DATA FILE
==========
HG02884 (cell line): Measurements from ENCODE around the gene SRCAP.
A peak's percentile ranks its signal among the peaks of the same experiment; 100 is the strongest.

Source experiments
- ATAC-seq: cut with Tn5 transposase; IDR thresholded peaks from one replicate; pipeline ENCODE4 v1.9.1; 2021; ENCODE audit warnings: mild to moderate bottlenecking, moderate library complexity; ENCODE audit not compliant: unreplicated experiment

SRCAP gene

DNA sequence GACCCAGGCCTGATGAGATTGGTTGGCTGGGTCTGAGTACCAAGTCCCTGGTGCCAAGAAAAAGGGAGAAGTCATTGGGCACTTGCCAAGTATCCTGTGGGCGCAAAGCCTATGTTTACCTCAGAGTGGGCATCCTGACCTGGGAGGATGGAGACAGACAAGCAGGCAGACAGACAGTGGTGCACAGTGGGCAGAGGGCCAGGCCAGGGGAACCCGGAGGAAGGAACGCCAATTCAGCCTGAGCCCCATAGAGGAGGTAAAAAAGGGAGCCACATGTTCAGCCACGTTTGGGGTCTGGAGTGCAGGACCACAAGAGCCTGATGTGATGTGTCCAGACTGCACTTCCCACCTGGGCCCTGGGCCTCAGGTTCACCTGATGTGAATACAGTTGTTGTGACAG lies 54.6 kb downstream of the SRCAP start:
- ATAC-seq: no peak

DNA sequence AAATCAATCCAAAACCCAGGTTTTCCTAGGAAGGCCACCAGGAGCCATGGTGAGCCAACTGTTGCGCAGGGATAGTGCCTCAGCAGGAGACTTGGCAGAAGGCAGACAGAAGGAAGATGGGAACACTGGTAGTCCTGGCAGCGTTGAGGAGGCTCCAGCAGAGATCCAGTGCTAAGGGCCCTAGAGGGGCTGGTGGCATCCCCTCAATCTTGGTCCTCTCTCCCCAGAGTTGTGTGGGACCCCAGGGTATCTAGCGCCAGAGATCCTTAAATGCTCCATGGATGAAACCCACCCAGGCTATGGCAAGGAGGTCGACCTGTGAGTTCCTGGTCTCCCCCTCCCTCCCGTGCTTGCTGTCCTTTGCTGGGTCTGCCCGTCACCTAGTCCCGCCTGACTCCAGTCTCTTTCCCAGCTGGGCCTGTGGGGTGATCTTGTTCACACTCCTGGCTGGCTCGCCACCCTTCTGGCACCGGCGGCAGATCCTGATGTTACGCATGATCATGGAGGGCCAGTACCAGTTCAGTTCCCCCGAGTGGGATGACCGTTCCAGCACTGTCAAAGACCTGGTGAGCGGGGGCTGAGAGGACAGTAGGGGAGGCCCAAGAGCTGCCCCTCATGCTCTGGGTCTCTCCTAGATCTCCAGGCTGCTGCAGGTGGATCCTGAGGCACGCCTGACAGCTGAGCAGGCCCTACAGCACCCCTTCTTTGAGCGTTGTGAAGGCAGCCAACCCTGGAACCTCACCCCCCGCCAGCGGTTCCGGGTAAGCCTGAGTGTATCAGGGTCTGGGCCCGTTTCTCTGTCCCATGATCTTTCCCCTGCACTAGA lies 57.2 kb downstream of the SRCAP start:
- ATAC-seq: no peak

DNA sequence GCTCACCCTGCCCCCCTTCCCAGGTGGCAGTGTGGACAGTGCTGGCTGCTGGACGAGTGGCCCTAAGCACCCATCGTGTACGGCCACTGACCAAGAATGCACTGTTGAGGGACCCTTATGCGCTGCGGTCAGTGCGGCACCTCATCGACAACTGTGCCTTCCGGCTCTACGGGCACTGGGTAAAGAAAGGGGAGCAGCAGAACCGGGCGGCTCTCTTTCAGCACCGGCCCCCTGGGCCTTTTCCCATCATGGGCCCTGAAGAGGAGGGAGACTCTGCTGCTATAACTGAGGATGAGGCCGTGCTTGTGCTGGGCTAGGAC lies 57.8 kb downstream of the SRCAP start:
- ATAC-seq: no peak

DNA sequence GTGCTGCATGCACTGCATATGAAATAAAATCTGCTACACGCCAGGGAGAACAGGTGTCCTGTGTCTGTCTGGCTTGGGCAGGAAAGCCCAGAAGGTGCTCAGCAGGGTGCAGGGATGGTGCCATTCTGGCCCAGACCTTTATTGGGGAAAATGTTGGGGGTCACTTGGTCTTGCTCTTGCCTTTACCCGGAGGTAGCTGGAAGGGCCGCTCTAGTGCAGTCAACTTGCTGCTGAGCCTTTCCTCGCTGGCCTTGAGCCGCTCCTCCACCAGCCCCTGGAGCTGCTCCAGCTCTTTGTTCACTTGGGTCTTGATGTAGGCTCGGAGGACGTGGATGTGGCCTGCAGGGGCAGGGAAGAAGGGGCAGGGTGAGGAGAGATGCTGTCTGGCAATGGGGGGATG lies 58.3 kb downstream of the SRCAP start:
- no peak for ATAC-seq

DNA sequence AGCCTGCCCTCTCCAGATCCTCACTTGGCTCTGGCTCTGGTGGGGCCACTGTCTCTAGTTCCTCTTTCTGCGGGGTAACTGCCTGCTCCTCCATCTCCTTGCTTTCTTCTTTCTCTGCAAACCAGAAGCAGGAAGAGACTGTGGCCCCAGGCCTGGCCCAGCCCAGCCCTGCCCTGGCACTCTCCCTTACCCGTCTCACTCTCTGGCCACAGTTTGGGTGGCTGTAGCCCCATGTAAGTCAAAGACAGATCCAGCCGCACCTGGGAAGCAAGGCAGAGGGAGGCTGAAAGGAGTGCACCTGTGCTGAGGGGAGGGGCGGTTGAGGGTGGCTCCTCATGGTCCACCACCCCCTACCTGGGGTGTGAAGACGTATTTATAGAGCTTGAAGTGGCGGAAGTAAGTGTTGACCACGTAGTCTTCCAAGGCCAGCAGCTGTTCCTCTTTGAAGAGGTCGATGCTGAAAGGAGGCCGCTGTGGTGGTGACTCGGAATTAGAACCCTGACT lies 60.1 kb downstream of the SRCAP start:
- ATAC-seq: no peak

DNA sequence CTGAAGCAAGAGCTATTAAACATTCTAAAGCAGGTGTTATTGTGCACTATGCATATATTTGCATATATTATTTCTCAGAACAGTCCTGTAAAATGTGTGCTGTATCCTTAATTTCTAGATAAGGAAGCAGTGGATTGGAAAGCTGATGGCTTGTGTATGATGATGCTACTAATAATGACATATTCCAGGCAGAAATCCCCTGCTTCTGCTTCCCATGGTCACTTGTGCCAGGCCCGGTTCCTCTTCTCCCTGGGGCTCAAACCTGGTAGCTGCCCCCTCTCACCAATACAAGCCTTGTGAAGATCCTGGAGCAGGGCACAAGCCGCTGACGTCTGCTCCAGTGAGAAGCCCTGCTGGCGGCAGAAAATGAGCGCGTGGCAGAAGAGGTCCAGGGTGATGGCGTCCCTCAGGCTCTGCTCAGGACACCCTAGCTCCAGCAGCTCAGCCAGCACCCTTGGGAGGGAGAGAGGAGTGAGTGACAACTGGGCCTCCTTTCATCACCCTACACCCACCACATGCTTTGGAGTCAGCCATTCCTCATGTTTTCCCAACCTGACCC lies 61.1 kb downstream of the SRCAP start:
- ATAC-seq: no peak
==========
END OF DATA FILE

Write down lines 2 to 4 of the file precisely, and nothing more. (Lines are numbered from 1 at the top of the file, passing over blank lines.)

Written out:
A peak's percentile ranks its signal among the peaks of the same experiment; 100 is the strongest.

Source experiments
- ATAC-seq: cut with Tn5 transposase; IDR thresholded peaks from one replicate; pipeline ENCODE4 v1.9.1; 2021; ENCODE audit warnings: mild to moderate bottlenecking, moderate library complexity; ENCODE audit not compliant: unreplicated experiment